How UC San Diego stifled a COVID spike

University installed test-kit vending machines in efforts to increase COVID testing and shrink its positivity rate

Vending machines that distribute COVID test kids helped The University of California, San Diego squash a post-winter break coronavirus surge experienced at campuses across the country.

During the first week of the year, 94 students tested positive but that number shrunk to five last week, pushing the campus positivity rate back to the university’s pre-break level of under 1%.

More than 8,700 undergraduate and graduate students now live on campus, and COVID conditions there show a stark contrast the surrounding San Diego County, where the positivity rate has averaged 12%.

“We continue to pay close attention to the surge in Southern California that has been underway since November and are sensitive to rising levels of the virus in communities nationwide,” said Dr. Robert “Chip” Schooley, professor in the Department of Medicine at the UC San Diego School of Medicine and co-lead of the school’s Return to Learn program. “We anticipated that when people went home for winter break, they would be exposed to high levels of infection in their home communities, similar to what we saw after the Thanksgiving holiday.”

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More than 80% of UC San Diego students who tested positive after the holidays were infected during their trips home. After winter break, the university increased testing from biweekly to weekly screening and installed vending machines throughout campus that distribute as many as 2,000 test kids a day.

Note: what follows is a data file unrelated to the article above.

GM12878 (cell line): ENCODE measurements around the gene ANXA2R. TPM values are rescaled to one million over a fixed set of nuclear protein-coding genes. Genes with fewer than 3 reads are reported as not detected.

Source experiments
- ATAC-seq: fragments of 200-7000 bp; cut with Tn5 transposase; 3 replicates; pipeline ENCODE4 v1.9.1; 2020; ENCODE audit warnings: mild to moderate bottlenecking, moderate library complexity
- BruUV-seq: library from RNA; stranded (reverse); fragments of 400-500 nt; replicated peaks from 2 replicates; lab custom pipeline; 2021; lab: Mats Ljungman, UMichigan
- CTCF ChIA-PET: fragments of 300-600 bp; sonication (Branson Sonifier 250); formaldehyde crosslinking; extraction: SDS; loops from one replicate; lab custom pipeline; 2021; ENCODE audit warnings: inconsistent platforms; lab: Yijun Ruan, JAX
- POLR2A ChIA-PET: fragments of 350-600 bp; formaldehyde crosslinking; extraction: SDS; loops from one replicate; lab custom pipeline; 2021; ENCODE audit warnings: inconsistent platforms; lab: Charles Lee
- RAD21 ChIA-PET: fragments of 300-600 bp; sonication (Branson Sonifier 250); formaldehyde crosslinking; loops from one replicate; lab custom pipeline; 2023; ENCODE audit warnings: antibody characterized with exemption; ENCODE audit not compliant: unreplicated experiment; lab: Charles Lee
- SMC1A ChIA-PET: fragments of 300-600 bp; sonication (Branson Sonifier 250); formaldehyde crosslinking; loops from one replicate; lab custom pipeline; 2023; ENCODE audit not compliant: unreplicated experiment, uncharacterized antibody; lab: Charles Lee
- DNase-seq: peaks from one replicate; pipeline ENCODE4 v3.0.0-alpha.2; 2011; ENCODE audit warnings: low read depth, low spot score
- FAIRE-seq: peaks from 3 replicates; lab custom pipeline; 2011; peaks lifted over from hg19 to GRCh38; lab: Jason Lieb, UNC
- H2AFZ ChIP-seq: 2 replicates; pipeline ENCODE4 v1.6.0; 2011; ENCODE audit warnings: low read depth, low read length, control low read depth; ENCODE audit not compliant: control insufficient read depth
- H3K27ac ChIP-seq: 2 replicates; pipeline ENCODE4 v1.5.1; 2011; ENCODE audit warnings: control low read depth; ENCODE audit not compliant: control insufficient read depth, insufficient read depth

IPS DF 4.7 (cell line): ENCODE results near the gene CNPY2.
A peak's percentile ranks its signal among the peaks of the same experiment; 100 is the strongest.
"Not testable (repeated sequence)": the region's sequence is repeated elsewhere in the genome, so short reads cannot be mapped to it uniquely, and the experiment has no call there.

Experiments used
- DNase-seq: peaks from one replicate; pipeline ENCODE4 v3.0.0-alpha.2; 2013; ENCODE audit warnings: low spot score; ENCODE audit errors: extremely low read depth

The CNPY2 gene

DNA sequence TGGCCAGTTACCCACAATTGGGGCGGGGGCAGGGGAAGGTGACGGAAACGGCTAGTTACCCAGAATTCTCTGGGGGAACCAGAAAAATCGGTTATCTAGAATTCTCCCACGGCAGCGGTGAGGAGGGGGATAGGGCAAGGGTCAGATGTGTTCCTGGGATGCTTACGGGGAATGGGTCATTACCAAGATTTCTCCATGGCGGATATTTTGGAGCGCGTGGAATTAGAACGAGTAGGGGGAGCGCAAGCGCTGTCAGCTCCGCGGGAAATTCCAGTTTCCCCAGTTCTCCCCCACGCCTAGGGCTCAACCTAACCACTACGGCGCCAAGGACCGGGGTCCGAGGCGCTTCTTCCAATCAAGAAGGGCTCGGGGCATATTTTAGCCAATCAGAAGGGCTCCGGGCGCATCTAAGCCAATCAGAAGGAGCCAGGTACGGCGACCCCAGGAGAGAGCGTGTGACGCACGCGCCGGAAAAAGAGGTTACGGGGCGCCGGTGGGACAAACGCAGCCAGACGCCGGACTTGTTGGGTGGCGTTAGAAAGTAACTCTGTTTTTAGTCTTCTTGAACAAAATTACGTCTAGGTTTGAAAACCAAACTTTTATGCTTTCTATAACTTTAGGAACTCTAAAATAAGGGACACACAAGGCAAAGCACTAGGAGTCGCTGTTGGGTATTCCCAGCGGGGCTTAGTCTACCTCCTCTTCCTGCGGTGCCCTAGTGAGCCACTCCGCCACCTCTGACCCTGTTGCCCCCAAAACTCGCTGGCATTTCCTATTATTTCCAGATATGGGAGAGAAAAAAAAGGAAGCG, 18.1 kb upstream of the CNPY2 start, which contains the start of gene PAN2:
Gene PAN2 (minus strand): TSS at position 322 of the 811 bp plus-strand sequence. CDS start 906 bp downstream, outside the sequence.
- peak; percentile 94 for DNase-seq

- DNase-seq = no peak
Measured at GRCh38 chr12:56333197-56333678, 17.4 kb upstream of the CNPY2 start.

“Students are using the vending machines as the primary means of accessing COVID-19 testing and complying with weekly mandatory testing,” said Dr. Angela Scioscia, interim executive director for Student Health and Wellbeing.

In the fall, for example, the campus processed about f 1,000 tests a day. During the week of Jan. 14, more than 3,3oo tests were run.

The university also streamlined contact tracing efforts to move students into isolation housing within 24 hours of testing positive or being exposed.

And the university is also expanding its wastewater detection program from 76 sampling sites to 200.

The university is now evaluating travel guidelines for spring break, which will take March 20-23.

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Matt Zalaznick
Matt Zalaznick
Matt Zalaznick is a life-long journalist. Prior to writing for District Administration he worked in daily news all over the country, from the NYC suburbs to the Rocky Mountains, Silicon Valley and the U.S. Virgin Islands. He's also in a band.

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